Every politician knows that the key to winning elections is to make great promises. Campaigners promise to cure the ills of society including taxes, war, government corruption, and pollution. Instead, if elected, they will bring about vast improvements in education, employment, infrastructure, and the economy.
The size of the elected office seems almost correlated with the size of the promise. Even at the state or local level, however, politicians in close races may attempt to extract a few additional votes by promising to improve a specific problem that an interest group cares about the most.
There's no need here to detail the many broken campaign promises that have accumulated throughout history. For example, when Jon Stewart interviewed Barack Obama, he questioned whether the President had substituted campaign "audacity" with legislative "timidity." Whether or not this was a fair characterization, the point is that no politician is immune from either (a) not living up to pre-election hype or (b) being accused of (a). Interestingly, the media clips from the interview did not show the President's entire response, which clarified how he intended to make step-by-step progress.
In many ways, voters are the eternal optimists who can't learn from experience. We want to believe that our politicians will improve our lives. But when post-election reality hits, we forget how unrealistic we were in believing that somehow "this time," the outcome would be different. In 2008, many Obama supporters and independent voters alike got caught up in this sort of mass delusion of inflated expectations. Supporters sought miraculous results from Obama and the Democratic Congress who they voted into office and when the miracle failed to materialize, they reacted with outrage and contempt. Tea Partiers capitalized on the angry mood of disillusioned voters, many of them basing their candidacies on the premise that their candidates would fulfill a new set of largely unrealistic promises.
It may seem that the negative climate in politics has gotten worse in recent years, but broken promises and voter discontent are hardly 21st century phenomena. Perhaps what's new is the extensive repository of videos that can now be contrasted with the actions (or inaction) of those who've won an election. People don't have to rely on the sometimes vague and obscure print media; a politician's glaring inconsistencies now goes viral within minutes of the discovery.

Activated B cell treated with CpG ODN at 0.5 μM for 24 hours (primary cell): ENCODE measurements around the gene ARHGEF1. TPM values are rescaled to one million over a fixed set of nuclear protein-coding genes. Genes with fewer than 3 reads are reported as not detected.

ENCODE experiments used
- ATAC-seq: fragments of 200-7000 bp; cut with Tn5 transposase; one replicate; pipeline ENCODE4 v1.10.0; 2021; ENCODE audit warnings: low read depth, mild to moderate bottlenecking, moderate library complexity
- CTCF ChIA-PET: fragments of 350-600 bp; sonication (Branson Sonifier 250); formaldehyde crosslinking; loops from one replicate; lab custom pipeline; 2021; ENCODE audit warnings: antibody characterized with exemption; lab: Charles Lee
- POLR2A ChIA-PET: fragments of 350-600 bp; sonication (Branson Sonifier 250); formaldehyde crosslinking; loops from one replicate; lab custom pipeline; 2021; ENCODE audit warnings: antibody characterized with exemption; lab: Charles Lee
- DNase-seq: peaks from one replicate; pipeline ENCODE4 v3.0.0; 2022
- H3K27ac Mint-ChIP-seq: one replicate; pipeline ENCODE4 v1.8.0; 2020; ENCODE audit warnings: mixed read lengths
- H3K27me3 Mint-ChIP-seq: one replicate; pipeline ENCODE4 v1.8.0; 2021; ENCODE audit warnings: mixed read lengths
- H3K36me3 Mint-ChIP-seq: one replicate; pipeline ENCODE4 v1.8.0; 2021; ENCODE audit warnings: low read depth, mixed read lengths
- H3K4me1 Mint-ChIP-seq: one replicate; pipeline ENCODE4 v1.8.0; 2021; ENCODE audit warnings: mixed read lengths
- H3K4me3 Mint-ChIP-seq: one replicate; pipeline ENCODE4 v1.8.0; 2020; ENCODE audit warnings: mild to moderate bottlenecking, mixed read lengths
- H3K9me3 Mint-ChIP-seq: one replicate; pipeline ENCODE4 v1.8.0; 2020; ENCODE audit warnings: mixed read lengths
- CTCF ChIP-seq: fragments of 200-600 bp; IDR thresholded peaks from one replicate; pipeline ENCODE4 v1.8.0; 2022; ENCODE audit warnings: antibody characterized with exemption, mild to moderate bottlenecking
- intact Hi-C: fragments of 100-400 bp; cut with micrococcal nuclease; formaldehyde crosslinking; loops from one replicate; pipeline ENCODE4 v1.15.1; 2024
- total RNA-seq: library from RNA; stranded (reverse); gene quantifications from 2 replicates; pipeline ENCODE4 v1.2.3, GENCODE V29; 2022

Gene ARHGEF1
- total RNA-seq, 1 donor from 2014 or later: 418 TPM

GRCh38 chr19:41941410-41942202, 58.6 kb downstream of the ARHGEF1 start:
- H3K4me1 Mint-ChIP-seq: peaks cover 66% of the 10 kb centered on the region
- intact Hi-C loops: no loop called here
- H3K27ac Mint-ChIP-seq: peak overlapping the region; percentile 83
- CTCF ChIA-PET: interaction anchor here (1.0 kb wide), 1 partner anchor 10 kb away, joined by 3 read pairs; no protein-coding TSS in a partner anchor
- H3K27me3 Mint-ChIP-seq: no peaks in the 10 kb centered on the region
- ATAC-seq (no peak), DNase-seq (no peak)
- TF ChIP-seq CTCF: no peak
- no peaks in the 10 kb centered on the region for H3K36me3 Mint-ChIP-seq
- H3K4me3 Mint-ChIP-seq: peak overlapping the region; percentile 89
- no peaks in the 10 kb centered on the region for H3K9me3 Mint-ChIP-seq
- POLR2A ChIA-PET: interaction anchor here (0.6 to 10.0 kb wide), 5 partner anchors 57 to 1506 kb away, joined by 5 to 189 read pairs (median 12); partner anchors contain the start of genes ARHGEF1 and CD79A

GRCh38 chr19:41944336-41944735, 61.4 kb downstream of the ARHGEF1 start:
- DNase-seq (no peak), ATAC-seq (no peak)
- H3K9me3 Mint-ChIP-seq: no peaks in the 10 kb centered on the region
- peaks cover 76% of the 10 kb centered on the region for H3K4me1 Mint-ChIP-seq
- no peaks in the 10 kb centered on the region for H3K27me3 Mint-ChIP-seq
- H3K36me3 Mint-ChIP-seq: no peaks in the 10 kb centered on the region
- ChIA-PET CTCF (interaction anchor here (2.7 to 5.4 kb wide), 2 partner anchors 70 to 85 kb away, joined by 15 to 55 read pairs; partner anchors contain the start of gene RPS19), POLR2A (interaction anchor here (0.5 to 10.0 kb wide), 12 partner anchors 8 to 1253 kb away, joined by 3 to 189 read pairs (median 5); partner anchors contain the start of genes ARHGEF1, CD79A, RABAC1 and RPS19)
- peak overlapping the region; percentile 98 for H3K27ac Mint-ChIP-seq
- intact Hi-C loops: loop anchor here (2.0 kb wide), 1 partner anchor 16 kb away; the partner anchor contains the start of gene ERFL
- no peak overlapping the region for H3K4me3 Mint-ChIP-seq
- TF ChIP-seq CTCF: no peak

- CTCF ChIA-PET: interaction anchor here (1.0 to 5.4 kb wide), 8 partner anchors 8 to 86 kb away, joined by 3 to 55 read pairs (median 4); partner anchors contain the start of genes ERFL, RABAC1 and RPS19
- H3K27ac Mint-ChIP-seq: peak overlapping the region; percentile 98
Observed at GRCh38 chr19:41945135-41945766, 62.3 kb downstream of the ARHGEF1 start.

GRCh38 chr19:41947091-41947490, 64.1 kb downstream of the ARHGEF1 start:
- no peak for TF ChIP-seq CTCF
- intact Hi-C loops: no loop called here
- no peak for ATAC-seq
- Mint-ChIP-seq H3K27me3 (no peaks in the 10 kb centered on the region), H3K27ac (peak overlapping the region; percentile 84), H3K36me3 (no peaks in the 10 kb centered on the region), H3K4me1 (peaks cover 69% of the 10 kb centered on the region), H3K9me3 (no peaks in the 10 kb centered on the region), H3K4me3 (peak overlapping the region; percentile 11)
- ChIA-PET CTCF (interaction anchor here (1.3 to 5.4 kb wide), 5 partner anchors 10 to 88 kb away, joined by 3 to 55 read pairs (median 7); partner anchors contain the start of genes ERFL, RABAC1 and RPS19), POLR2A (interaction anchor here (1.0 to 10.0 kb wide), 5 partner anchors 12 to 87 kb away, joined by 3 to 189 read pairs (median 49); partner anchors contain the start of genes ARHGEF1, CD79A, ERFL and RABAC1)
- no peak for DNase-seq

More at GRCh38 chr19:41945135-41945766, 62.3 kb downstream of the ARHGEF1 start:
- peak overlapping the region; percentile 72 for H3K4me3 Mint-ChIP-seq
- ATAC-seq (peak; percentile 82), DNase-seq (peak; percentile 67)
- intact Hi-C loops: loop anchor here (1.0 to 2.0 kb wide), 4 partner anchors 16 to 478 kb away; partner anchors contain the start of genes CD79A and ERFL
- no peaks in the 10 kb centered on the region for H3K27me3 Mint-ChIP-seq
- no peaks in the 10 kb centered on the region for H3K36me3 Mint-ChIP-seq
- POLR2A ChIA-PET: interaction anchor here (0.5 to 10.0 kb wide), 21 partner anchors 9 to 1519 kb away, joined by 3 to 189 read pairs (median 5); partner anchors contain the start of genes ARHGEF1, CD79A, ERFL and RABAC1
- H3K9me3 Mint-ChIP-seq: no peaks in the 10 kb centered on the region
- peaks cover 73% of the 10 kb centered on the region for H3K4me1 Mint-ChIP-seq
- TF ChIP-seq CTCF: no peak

Research in marketing psychology provides intriguing insights into why broken campaign promises "hurt so bad." The effect known as "negative expectancy disconfirmation" has been demonstrated in studies involving consumer products that fail to deliver on their promised effects. According to this research, we have a bias toward being more angry when a product fails to perform than to be happy when it lives up to its claims. What's worse, as shown by Canadian team Peter Darke and colleagues (2009), when one product fails to perform, we generalize to other similar products. We may even generalize to the advertising agency that marketed the product and also distrust the other products it promotes. We may even go beyond this irrational extrapolation to distrust the competitor's product or very different products from very different firms. In fact, we stop trusting all advertising, period.
This particular study involved ads for stain removers that failed to perform, a relatively small stakes situation. As the impact on our lives of broken promises becomes more pronounced, as when we vote someone into a position of high authority, the effect can only be magnified. In other words, we come to distrust all politicians, all of those who work for politicians, and at the national level, Washington (or London or Rome or Ottawa, etc.) completely.
In the U.S. presidential election of 2008, numerous first-time voters not only hopped on, but led, the Obama bandwagon. Many experienced the expectancy disconfirmation effect for the first time. In fact, we're seeing this now in polls showing the disaffection of young voters toward the political process. Older and more cynical voters most likely have built up enough defense mechanisms so as to avoid the most painful stings of disappointment. However, it seems that no one is completely immune to negative expectancy disconfirmation.
If politicians are ever to be able to lead, there will have to be an end at some point to the negative expectancy disconfirmation effect. We have to learn to trust again. Great leaders require not only the ability to take bold action, but the willingness of citizens to allow them to try to win without having to make wild and unrealistic promises. On the morning after, it would be nice to wake up and be able to feel that whoever won or lost, the change is one we can truly "believe in."
To sum up, the apparently pervasive nature of negative expectancy disconfirmation is hard to fight. Here are some suggestions for avoiding its impact on your life:
1. Read both sides to every story. Inform yourself of what people actually said on the campaign trail, not what they were reported to have said.
2. Listen carefully to what politicians say. Try not to project your own wishes and desires into a candidate's statement. Sometimes we hear them say what we want them to hear.
3. Offer to volunteer for a candidate you trust. Whether it's a vote for the local school board, town official, or state representative or senator, you might feel more invigorated if you can work on behalf of a cause that's important to you.
4. Make up your own mind. Polls are becoming as pervasive as campaign ads, and they don't stop after the election. Don't be swayed by sample statistics and keep a sharp eye on those margins of error which can be as high as 3%.
5. Teach your children well. If adults become disaffected by the political process then what people fear about our society being in decline will come true. Keep a balanced but positive perspective on the democratic process for the sake of the next generation.
Follow me on Twitter @swhitbo for daily updates on psychology, health, and aging. Feel free to join my Facebook group, "Fulfillment at Any Age," to discuss today's blog, or to ask further questions about this posting.
Copyright Susan Krauss Whitbourne, Ph.D. 2010